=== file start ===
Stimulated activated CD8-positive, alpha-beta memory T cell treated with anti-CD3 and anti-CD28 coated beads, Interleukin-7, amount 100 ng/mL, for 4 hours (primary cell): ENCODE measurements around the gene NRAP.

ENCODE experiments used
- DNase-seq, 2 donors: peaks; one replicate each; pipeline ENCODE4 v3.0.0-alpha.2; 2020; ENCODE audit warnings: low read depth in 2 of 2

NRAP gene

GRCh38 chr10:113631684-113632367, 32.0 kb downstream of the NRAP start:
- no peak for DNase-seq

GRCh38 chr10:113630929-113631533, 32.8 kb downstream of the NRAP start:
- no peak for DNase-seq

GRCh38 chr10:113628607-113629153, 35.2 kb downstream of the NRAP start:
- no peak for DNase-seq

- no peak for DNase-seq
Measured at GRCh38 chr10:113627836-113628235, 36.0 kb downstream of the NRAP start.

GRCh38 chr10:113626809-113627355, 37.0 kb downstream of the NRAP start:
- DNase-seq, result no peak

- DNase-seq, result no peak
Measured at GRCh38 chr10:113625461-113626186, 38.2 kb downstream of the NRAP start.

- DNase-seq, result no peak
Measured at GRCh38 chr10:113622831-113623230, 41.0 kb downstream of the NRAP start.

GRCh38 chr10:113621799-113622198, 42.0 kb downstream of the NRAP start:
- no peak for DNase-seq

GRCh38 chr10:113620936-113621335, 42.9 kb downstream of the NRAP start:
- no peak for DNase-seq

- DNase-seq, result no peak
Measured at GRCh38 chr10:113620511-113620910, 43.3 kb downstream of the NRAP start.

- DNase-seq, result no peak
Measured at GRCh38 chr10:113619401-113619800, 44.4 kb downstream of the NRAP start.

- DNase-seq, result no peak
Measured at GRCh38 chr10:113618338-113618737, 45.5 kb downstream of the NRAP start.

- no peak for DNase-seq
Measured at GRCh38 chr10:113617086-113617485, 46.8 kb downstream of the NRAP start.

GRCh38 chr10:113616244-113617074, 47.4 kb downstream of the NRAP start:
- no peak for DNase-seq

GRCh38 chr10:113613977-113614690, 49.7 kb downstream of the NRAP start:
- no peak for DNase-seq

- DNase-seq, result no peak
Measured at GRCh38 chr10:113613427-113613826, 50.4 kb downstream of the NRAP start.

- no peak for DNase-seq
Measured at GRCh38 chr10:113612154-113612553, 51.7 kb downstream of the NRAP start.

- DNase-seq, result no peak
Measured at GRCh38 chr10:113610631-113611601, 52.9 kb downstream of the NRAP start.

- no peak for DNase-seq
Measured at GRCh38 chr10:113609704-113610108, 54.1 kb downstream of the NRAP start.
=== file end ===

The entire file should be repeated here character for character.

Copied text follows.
Stimulated activated CD8-positive, alpha-beta memory T cell treated with anti-CD3 and anti-CD28 coated beads, Interleukin-7, amount 100 ng/mL, for 4 hours (primary cell): ENCODE measurements around the gene NRAP.

ENCODE experiments used
- DNase-seq, 2 donors: peaks; one replicate each; pipeline ENCODE4 v3.0.0-alpha.2; 2020; ENCODE audit warnings: low read depth in 2 of 2

NRAP gene

GRCh38 chr10:113631684-113632367, 32.0 kb downstream of the NRAP start:
- no peak for DNase-seq

GRCh38 chr10:113630929-113631533, 32.8 kb downstream of the NRAP start:
- no peak for DNase-seq

GRCh38 chr10:113628607-113629153, 35.2 kb downstream of the NRAP start:
- no peak for DNase-seq

- no peak for DNase-seq
Measured at GRCh38 chr10:113627836-113628235, 36.0 kb downstream of the NRAP start.

GRCh38 chr10:113626809-113627355, 37.0 kb downstream of the NRAP start:
- DNase-seq, result no peak

- DNase-seq, result no peak
Measured at GRCh38 chr10:113625461-113626186, 38.2 kb downstream of the NRAP start.

- DNase-seq, result no peak
Measured at GRCh38 chr10:113622831-113623230, 41.0 kb downstream of the NRAP start.

GRCh38 chr10:113621799-113622198, 42.0 kb downstream of the NRAP start:
- no peak for DNase-seq

GRCh38 chr10:113620936-113621335, 42.9 kb downstream of the NRAP start:
- no peak for DNase-seq

- DNase-seq, result no peak
Measured at GRCh38 chr10:113620511-113620910, 43.3 kb downstream of the NRAP start.

- DNase-seq, result no peak
Measured at GRCh38 chr10:113619401-113619800, 44.4 kb downstream of the NRAP start.

- DNase-seq, result no peak
Measured at GRCh38 chr10:113618338-113618737, 45.5 kb downstream of the NRAP start.

- no peak for DNase-seq
Measured at GRCh38 chr10:113617086-113617485, 46.8 kb downstream of the NRAP start.

GRCh38 chr10:113616244-113617074, 47.4 kb downstream of the NRAP start:
- no peak for DNase-seq

GRCh38 chr10:113613977-113614690, 49.7 kb downstream of the NRAP start:
- no peak for DNase-seq

- DNase-seq, result no peak
Measured at GRCh38 chr10:113613427-113613826, 50.4 kb downstream of the NRAP start.

- no peak for DNase-seq
Measured at GRCh38 chr10:113612154-113612553, 51.7 kb downstream of the NRAP start.

- DNase-seq, result no peak
Measured at GRCh38 chr10:113610631-113611601, 52.9 kb downstream of the NRAP start.

- no peak for DNase-seq
Measured at GRCh38 chr10:113609704-113610108, 54.1 kb downstream of the NRAP start.